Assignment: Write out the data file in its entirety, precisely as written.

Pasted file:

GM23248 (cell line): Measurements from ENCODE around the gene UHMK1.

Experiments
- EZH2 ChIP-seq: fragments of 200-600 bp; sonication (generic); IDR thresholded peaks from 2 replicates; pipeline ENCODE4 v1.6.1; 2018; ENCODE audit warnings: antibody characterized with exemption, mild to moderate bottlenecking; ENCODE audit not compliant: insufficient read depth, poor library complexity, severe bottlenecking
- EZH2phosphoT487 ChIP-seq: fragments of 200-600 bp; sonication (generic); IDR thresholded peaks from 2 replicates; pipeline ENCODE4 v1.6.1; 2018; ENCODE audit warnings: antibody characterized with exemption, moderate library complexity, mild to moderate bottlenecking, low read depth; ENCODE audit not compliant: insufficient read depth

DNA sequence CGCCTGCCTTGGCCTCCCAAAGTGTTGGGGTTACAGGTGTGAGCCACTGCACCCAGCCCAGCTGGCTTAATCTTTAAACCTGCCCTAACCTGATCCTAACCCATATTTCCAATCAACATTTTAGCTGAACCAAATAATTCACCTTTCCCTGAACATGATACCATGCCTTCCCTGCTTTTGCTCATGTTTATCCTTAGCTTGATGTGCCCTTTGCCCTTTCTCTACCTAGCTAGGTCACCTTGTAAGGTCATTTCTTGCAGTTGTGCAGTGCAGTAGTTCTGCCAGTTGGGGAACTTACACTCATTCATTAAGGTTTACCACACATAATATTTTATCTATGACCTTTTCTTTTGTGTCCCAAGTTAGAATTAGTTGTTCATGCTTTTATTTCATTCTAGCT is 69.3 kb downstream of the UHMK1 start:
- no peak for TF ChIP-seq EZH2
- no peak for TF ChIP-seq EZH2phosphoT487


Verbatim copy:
GM23248 (cell line): Measurements from ENCODE around the gene UHMK1.

Experiments
- EZH2 ChIP-seq: fragments of 200-600 bp; sonication (generic); IDR thresholded peaks from 2 replicates; pipeline ENCODE4 v1.6.1; 2018; ENCODE audit warnings: antibody characterized with exemption, mild to moderate bottlenecking; ENCODE audit not compliant: insufficient read depth, poor library complexity, severe bottlenecking
- EZH2phosphoT487 ChIP-seq: fragments of 200-600 bp; sonication (generic); IDR thresholded peaks from 2 replicates; pipeline ENCODE4 v1.6.1; 2018; ENCODE audit warnings: antibody characterized with exemption, moderate library complexity, mild to moderate bottlenecking, low read depth; ENCODE audit not compliant: insufficient read depth

DNA sequence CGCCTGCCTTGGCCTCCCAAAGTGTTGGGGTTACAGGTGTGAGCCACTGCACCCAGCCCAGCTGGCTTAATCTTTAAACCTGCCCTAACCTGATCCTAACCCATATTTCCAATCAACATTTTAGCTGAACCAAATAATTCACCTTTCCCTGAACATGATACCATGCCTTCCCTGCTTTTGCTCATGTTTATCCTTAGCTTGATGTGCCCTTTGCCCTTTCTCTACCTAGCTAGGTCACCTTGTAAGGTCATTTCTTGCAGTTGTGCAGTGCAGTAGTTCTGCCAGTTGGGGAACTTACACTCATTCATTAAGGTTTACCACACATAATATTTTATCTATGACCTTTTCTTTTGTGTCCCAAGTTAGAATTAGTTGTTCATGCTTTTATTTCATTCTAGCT is 69.3 kb downstream of the UHMK1 start:
- no peak for TF ChIP-seq EZH2
- no peak for TF ChIP-seq EZH2phosphoT487